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Birth Control Sponge: All About This Squishy Contraception Method

Have you ever heard about the contraceptive sponge? This type of birth control isn’t as well known as other contraceptive methods, so we’re here to tell you everything you need to know about it.

So, what is the birth control sponge?

The contraceptive vaginal sponge is both a barrier and spermicidal birth control method. It works by preventing sperm from entering your uterus. The sponge is made out of polyurethane foam and shaped like a disk. It feels soft and squishy to the touch, and it snugly covers your cervix to block sperm from entering your uterine cavity.

The sponge also contains spermicide, a substance that kills or immobilizes sperm cells, further increasing the efficacy of this method.

One of the benefits of the birth control sponge is that it only needs to be used when you have sex, rather than having to take a pill every day or using a long-term contraceptive method. It’s also a non-hormonal type of birth control.

The contraceptive sponge doesn’t require a medical prescription or fitting and it’s available in many pharmacies and online. However, you should ideally consult a doctor before trying out any new birth control method. A healthcare professional will be the best person to address your birth control questions.

The effectiveness of the contraceptive sponge varies according to whether you have given birth and use it correctly. The effectiveness rate of the birth control sponge with typical use is:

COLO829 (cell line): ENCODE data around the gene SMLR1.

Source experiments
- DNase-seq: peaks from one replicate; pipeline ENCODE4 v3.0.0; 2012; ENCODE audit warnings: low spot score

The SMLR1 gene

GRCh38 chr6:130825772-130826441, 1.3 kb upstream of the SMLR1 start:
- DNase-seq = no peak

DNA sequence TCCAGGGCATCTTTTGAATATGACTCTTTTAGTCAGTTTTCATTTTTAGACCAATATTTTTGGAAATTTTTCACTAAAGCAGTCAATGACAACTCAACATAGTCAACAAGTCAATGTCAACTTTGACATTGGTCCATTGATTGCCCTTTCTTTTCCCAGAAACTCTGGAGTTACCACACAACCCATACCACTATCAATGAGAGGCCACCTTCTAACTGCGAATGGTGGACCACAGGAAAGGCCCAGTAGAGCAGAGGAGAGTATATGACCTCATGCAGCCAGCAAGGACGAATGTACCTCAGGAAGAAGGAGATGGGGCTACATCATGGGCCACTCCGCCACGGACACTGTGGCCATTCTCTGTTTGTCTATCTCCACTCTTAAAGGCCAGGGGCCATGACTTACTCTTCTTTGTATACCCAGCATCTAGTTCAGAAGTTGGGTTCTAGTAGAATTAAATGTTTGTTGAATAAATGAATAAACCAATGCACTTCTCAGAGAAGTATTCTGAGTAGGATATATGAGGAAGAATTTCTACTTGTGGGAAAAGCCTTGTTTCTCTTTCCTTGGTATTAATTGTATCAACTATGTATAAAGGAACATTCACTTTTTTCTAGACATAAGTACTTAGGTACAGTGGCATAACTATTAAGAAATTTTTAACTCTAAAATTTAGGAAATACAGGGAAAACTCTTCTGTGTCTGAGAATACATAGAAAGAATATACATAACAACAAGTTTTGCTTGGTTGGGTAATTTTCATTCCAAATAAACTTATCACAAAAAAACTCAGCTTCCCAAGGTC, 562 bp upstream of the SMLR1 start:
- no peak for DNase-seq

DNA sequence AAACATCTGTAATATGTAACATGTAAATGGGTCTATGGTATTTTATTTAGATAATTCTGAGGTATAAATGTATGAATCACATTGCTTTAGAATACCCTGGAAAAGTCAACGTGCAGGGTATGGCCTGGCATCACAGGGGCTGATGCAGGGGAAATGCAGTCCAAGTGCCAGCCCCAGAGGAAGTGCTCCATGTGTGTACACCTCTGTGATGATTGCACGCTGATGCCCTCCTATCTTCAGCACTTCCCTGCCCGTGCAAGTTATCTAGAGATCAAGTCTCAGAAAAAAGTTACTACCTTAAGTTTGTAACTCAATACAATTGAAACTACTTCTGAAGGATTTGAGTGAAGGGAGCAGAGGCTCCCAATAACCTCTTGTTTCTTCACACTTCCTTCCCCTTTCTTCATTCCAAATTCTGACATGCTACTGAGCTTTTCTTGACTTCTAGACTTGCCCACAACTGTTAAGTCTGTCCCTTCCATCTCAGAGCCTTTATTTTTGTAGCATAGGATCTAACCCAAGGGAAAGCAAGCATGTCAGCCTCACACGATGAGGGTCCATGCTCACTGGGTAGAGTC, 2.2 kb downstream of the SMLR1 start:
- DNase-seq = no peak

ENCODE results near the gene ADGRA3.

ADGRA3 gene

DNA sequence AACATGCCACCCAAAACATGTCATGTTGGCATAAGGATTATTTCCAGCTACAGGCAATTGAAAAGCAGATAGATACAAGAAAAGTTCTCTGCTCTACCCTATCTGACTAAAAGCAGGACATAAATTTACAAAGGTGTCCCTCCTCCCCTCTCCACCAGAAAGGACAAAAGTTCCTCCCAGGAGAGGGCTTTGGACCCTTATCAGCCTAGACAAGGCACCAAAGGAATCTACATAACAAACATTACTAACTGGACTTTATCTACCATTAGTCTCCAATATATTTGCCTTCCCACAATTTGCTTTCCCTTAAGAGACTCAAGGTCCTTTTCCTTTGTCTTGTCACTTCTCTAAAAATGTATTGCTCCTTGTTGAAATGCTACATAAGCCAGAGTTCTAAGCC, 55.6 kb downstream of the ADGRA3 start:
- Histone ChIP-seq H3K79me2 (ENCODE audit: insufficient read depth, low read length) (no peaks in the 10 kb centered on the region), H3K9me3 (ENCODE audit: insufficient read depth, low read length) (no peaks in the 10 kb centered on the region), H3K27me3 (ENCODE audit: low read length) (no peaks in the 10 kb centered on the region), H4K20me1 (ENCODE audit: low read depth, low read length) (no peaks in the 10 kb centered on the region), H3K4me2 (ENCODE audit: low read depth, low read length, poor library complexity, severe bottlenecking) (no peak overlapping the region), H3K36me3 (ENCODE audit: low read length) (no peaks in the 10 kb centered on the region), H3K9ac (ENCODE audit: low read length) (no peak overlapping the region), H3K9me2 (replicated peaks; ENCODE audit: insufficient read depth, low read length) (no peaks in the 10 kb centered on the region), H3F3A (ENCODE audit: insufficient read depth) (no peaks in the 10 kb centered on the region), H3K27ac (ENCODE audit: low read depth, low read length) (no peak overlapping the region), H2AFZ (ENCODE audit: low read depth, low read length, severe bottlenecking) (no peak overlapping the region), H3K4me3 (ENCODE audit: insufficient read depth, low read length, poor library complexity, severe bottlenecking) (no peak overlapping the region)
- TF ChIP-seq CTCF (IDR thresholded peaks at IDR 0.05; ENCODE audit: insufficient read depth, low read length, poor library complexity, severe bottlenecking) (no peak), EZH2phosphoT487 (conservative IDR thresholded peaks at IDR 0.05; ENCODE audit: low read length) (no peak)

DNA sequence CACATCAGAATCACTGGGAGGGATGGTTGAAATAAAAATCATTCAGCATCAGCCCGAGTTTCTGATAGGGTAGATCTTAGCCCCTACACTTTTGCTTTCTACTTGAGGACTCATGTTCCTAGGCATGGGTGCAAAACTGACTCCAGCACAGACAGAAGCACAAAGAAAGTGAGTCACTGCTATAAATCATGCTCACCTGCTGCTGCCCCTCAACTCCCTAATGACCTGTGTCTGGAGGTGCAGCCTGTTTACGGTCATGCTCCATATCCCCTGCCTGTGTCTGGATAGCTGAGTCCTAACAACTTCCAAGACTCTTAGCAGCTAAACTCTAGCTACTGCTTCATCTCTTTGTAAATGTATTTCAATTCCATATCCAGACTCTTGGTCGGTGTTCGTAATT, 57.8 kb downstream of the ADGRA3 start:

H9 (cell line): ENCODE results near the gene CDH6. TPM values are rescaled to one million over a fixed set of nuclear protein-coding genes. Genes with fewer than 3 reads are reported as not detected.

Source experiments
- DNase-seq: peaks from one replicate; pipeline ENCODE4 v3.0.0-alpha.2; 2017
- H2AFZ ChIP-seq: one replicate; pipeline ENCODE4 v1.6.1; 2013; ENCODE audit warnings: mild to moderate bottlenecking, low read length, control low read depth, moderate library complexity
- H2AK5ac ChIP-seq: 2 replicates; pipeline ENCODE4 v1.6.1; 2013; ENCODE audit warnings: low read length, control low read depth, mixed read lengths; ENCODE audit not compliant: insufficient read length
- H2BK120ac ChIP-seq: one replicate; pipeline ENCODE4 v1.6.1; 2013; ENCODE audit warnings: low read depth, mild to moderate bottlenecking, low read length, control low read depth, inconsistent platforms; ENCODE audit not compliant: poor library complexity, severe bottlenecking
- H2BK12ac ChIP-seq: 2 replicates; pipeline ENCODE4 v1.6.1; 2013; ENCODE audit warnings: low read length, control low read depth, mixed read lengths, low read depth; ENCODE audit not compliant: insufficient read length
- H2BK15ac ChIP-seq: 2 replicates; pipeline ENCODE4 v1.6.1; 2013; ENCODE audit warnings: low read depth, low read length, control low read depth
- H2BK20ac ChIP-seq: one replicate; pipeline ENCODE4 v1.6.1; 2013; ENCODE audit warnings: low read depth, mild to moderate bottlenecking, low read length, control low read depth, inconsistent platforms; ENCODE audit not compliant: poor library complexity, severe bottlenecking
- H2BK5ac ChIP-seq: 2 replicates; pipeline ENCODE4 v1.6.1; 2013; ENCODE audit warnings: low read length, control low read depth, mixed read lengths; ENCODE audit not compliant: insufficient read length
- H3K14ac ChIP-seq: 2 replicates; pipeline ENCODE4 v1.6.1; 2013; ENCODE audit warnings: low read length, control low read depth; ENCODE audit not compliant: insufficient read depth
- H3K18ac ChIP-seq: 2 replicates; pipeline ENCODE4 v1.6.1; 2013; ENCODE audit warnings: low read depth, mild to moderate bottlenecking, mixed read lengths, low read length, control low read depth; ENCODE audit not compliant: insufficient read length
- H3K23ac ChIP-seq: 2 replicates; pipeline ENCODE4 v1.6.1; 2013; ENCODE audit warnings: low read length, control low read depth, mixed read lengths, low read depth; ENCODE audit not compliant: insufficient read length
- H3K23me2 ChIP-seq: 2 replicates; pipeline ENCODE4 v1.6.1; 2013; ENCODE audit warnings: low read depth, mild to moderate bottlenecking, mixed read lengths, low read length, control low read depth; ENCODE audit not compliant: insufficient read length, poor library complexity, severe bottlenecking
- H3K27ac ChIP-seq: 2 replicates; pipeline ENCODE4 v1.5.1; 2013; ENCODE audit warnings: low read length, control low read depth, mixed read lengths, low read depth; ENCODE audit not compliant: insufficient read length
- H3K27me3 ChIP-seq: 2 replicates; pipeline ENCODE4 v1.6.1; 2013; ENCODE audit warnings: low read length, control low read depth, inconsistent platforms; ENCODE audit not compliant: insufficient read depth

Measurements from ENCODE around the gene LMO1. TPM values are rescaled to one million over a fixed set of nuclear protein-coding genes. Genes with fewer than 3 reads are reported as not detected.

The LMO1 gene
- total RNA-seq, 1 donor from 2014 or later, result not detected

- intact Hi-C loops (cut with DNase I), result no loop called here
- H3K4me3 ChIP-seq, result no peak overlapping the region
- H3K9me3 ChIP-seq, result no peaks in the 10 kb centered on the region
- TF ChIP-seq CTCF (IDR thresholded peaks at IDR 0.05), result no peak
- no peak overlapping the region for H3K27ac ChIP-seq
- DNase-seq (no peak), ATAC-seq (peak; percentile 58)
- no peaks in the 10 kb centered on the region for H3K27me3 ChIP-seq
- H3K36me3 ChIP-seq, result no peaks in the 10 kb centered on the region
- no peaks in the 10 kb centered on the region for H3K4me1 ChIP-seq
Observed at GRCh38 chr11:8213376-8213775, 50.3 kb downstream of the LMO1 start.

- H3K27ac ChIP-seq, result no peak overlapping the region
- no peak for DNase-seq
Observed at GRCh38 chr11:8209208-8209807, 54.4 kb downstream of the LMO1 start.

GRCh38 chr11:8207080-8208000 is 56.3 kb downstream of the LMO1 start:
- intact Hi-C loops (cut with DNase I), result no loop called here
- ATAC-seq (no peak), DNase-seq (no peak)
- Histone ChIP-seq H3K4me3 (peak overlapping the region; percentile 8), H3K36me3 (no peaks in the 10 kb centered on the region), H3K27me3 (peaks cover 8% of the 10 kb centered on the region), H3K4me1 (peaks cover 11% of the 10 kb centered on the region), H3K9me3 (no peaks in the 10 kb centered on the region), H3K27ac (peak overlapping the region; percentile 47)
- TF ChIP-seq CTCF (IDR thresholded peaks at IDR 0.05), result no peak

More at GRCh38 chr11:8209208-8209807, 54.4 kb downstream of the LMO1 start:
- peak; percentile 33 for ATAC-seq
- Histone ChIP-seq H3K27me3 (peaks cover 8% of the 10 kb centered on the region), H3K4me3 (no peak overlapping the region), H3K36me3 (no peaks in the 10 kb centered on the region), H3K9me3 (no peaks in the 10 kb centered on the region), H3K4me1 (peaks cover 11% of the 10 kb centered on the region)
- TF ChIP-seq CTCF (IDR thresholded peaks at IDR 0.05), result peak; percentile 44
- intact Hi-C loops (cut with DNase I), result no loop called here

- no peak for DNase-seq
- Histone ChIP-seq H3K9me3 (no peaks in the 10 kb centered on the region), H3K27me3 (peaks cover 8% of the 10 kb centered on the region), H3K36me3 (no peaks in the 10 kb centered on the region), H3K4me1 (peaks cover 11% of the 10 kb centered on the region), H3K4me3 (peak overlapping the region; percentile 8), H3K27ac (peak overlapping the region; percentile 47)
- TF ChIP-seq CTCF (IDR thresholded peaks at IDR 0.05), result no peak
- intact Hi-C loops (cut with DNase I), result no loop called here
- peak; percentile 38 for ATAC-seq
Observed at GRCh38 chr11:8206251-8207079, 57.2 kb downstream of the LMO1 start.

• 88% for women who have never given birth
  • 76% for women who have given birth in the past

You can use sponge as a backup method of contraception if your partner uses a condom when you have sex. Additionally, condoms are a good contraceptive method that can protect you against sexually transmitted infections (STIs). In addition, the sponge doesn’t affect milk supply when you’re breastfeeding.

You can insert the birth control sponge up to 24 hours before you engage in intercourse. Follow these steps to insert the birth control sponge correctly:

  • Take the sponge out of its package with clean hands. Certain brands must be moistened with approximately two tablespoons of water to activate the spermicide, whereas other sponge brands come ready to use. Make sure you read the instructions to determine whether you need to wet your sponge.
  • Gently squeeze out any excess water. The sponge should feel wet, foamy, and lathery before insertion.
  • Fold the sides of the sponge up, keeping the indented side of the sponge facing up, with the loop facing down.
  • Get into a comfortable position, as if you were inserting a tampon or menstrual cup.
  • As you insert the sponge into your vagina, the indented side should face the front of your body. The loop side should be facing your back.
  • Slide the sponge as far up into your vagina as possible. When the sponge is in place, it will unfold and cover your cervix.
  • Gently slide a finger around the edge of the sponge to determine whether it’s properly blocking your cervix.

You can have intercourse as many times as you wish for up to 24 hours after you’ve inserted your sponge. You won’t need extra spermicide for each time you have sex.

Here are a few tips you might find useful while removing the birth control sponge: 

  • Leave the contraceptive sponge in place for 6 hours after you’ve had sex. You shouldn’t wear the sponge for longer than 30 straight hours.
  • Once you’re ready to remove the sponge, wash your hands and hook a finger around the fabric loop.
  • If you can’t reach the sponge easily, push with your vaginal muscles as you grab it.
  • Then, simply pull the sponge out and discard it in the trash. Don’t flush a birth control sponge down the toilet.